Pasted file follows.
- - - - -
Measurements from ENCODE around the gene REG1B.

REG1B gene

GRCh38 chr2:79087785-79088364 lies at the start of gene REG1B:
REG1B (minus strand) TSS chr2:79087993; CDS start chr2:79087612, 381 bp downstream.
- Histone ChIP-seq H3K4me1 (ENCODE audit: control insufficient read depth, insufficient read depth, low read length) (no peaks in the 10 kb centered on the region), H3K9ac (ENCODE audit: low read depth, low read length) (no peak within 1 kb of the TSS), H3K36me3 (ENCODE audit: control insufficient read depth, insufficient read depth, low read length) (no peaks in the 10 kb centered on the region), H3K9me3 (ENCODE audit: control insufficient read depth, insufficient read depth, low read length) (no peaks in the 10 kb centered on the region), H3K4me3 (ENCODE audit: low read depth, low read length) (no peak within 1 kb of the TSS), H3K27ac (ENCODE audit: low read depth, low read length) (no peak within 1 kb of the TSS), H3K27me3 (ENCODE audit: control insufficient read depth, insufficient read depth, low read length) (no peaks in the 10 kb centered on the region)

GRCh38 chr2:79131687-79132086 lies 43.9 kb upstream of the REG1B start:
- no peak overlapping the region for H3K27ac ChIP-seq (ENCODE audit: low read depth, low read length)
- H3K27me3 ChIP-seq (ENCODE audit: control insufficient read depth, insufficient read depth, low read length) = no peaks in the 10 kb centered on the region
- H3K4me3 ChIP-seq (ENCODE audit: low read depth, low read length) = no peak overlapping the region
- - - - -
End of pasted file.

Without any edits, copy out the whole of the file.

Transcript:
Measurements from ENCODE around the gene REG1B.

REG1B gene

GRCh38 chr2:79087785-79088364 lies at the start of gene REG1B:
REG1B (minus strand) TSS chr2:79087993; CDS start chr2:79087612, 381 bp downstream.
- Histone ChIP-seq H3K4me1 (ENCODE audit: control insufficient read depth, insufficient read depth, low read length) (no peaks in the 10 kb centered on the region), H3K9ac (ENCODE audit: low read depth, low read length) (no peak within 1 kb of the TSS), H3K36me3 (ENCODE audit: control insufficient read depth, insufficient read depth, low read length) (no peaks in the 10 kb centered on the region), H3K9me3 (ENCODE audit: control insufficient read depth, insufficient read depth, low read length) (no peaks in the 10 kb centered on the region), H3K4me3 (ENCODE audit: low read depth, low read length) (no peak within 1 kb of the TSS), H3K27ac (ENCODE audit: low read depth, low read length) (no peak within 1 kb of the TSS), H3K27me3 (ENCODE audit: control insufficient read depth, insufficient read depth, low read length) (no peaks in the 10 kb centered on the region)

GRCh38 chr2:79131687-79132086 lies 43.9 kb upstream of the REG1B start:
- no peak overlapping the region for H3K27ac ChIP-seq (ENCODE audit: low read depth, low read length)
- H3K27me3 ChIP-seq (ENCODE audit: control insufficient read depth, insufficient read depth, low read length) = no peaks in the 10 kb centered on the region
- H3K4me3 ChIP-seq (ENCODE audit: low read depth, low read length) = no peak overlapping the region